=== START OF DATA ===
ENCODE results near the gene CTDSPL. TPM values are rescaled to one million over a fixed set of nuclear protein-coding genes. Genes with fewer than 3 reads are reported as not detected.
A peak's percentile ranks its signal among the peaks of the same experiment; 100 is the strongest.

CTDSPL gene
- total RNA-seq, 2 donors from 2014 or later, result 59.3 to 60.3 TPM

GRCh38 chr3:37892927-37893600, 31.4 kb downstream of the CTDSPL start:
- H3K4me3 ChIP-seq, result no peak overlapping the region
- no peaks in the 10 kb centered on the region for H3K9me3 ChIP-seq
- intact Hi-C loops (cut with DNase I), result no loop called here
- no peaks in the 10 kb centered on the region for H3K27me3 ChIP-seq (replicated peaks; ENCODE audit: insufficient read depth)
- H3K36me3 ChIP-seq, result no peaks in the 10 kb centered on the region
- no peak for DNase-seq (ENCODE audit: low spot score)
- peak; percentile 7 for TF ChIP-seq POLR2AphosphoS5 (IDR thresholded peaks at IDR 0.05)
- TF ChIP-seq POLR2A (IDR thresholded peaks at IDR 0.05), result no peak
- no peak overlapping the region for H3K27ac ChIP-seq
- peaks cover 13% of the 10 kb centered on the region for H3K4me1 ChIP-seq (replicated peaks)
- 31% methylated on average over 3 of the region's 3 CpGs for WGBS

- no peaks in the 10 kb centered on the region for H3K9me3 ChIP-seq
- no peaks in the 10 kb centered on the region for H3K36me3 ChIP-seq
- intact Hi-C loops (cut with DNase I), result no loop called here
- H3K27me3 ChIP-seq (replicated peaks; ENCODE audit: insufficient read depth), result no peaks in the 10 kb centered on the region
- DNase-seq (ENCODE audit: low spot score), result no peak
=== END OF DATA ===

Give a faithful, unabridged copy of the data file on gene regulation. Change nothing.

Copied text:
ENCODE results near the gene CTDSPL. TPM values are rescaled to one million over a fixed set of nuclear protein-coding genes. Genes with fewer than 3 reads are reported as not detected.
A peak's percentile ranks its signal among the peaks of the same experiment; 100 is the strongest.

CTDSPL gene
- total RNA-seq, 2 donors from 2014 or later, result 59.3 to 60.3 TPM

GRCh38 chr3:37892927-37893600, 31.4 kb downstream of the CTDSPL start:
- H3K4me3 ChIP-seq, result no peak overlapping the region
- no peaks in the 10 kb centered on the region for H3K9me3 ChIP-seq
- intact Hi-C loops (cut with DNase I), result no loop called here
- no peaks in the 10 kb centered on the region for H3K27me3 ChIP-seq (replicated peaks; ENCODE audit: insufficient read depth)
- H3K36me3 ChIP-seq, result no peaks in the 10 kb centered on the region
- no peak for DNase-seq (ENCODE audit: low spot score)
- peak; percentile 7 for TF ChIP-seq POLR2AphosphoS5 (IDR thresholded peaks at IDR 0.05)
- TF ChIP-seq POLR2A (IDR thresholded peaks at IDR 0.05), result no peak
- no peak overlapping the region for H3K27ac ChIP-seq
- peaks cover 13% of the 10 kb centered on the region for H3K4me1 ChIP-seq (replicated peaks)
- 31% methylated on average over 3 of the region's 3 CpGs for WGBS

- no peaks in the 10 kb centered on the region for H3K9me3 ChIP-seq
- no peaks in the 10 kb centered on the region for H3K36me3 ChIP-seq
- intact Hi-C loops (cut with DNase I), result no loop called here
- H3K27me3 ChIP-seq (replicated peaks; ENCODE audit: insufficient read depth), result no peaks in the 10 kb centered on the region
- DNase-seq (ENCODE audit: low spot score), result no peak